Another Central Florida man arrested in Capitol riot

Howard Berton Adams accused of violent entry on Capitol grounds

ORLANDO, Fla. – A Central Florida man is the latest to be arrested in connection with the deadly siege at the Capitol on Jan. 6, court records show.

Howard Berton Adams was arrested Wednesday on charges of civil disorder, intimidation or force against a witness, entering a restricted building or grounds and violent entry and disorderly conduct on Capitol grounds.

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The allegations against him have not yet been made available. He appeared in federal court in Orlando on Wednesday at 1:30 p.m.

Prosecutors said Adams has been cooperative with the investigation so they did not seek detention.

He was released on a $25,000 unsecured bond with stipulations that he’s only allowed to travel between Washington, D.C. and Central Florida and that he surrenders his passport and any weapons.

If convicted on all charges, he could be sentenced to up to 28 years in prison and ordered to pay $900,000 in fines.

On Jan. 6, a mob of former President Donald Trump’s supporters pushed past police and entered the Capitol building as lawmakers were preparing to certify Joe Biden’s presidential win. Five people died during the violence: Capitol Police Officer Brian D. Sicknick and four demonstrators.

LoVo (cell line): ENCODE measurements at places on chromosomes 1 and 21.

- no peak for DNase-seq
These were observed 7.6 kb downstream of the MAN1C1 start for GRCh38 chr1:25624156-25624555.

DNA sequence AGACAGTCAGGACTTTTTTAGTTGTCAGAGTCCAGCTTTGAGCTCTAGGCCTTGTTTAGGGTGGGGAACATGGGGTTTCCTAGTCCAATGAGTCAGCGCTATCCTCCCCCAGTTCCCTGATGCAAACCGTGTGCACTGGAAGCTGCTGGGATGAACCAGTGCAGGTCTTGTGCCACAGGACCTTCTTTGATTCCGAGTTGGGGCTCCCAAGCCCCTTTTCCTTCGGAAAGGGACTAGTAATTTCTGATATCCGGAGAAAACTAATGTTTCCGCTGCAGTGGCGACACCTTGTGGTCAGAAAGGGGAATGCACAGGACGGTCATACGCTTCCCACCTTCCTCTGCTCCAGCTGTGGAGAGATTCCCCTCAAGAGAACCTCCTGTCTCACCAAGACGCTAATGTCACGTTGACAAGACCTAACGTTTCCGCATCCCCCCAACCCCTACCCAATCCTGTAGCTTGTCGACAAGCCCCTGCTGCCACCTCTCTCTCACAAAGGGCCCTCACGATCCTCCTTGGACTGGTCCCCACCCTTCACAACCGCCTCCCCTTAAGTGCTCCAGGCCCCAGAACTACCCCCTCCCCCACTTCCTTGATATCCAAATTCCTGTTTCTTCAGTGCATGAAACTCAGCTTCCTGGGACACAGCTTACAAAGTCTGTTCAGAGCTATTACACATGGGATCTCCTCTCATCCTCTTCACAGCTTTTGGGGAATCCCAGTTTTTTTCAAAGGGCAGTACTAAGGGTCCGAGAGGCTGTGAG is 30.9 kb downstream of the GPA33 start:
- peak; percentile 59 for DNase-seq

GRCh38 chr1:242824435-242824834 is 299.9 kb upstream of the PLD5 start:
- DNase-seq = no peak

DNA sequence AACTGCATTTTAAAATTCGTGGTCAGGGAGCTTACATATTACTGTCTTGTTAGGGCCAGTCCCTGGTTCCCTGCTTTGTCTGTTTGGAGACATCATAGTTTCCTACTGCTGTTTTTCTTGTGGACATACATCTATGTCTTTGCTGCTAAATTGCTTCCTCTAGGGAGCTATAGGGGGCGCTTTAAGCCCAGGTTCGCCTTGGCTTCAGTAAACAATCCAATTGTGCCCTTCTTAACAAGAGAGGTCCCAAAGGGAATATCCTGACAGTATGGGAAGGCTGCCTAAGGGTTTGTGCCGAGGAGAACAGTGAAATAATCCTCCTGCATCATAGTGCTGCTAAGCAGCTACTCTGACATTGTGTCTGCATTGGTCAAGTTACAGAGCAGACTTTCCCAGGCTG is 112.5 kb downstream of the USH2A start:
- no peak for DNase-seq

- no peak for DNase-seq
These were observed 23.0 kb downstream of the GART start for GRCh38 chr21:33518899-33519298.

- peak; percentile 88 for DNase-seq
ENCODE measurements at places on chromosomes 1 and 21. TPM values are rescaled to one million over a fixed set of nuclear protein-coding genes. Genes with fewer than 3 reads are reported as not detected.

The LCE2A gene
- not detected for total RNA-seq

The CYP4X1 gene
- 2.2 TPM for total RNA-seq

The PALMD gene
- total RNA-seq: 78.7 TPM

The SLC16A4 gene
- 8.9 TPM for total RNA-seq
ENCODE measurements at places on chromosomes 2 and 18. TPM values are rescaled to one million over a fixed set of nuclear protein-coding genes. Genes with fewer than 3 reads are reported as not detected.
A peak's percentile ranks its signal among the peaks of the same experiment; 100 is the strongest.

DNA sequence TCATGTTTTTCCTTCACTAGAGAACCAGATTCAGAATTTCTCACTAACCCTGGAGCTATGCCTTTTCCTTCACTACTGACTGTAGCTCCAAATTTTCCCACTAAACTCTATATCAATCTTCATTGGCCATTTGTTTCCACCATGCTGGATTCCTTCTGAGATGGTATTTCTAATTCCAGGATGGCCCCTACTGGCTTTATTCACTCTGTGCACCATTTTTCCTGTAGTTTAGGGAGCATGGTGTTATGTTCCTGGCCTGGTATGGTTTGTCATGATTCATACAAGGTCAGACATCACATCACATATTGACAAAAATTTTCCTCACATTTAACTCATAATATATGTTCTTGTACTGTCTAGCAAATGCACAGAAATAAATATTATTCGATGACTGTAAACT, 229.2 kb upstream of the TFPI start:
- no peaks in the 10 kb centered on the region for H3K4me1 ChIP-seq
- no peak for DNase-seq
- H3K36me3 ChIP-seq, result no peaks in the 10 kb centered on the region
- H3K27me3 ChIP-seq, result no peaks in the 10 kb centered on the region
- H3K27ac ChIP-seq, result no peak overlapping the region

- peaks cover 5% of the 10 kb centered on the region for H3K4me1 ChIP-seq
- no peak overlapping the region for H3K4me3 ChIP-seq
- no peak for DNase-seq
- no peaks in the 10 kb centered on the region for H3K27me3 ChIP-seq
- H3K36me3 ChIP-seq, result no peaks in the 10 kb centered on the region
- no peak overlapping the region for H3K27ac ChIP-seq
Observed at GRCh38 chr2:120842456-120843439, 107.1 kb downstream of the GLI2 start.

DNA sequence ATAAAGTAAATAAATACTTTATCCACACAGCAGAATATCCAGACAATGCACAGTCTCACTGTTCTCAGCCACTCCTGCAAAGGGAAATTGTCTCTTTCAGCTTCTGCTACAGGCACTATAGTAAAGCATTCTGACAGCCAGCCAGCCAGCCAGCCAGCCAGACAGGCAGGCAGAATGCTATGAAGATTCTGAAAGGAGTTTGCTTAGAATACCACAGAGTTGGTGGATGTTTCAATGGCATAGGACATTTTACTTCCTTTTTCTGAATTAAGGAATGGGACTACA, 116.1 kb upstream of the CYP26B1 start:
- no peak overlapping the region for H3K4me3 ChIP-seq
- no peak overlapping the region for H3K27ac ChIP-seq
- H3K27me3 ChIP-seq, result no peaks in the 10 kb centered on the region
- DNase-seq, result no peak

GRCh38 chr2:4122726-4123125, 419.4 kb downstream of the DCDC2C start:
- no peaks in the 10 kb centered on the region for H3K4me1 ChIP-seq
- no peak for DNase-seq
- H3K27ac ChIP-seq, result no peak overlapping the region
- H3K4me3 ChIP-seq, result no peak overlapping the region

At least 250 arrests have been made thus far, a number that includes several Floridians.

Among the most notable local suspects are a Sanford firefighter, a Proud Boys organizer and a Marion County man who was previously convicted of attempted murder.

Anyone with information about someone who was involved in the riot can find details on how to report them here.

Chris Hadnagy calls himself the CEO Chief Hacker of Social Engineer L.L.C., and true to his title, he said that he knows some common tricks law enforcement uses to track down suspects after finding a picture of them on social media.

“Think about it, if you upload a photo to Instagram, and it says do you want to tag your location, and it tells you the location,” Hadnagy said. “If you commit a crime, and you put that crime on the internet, and you can now be linked to that crime, that is solid proof. You posted it. You can’t say the picture was doctored. The picture was made up.”

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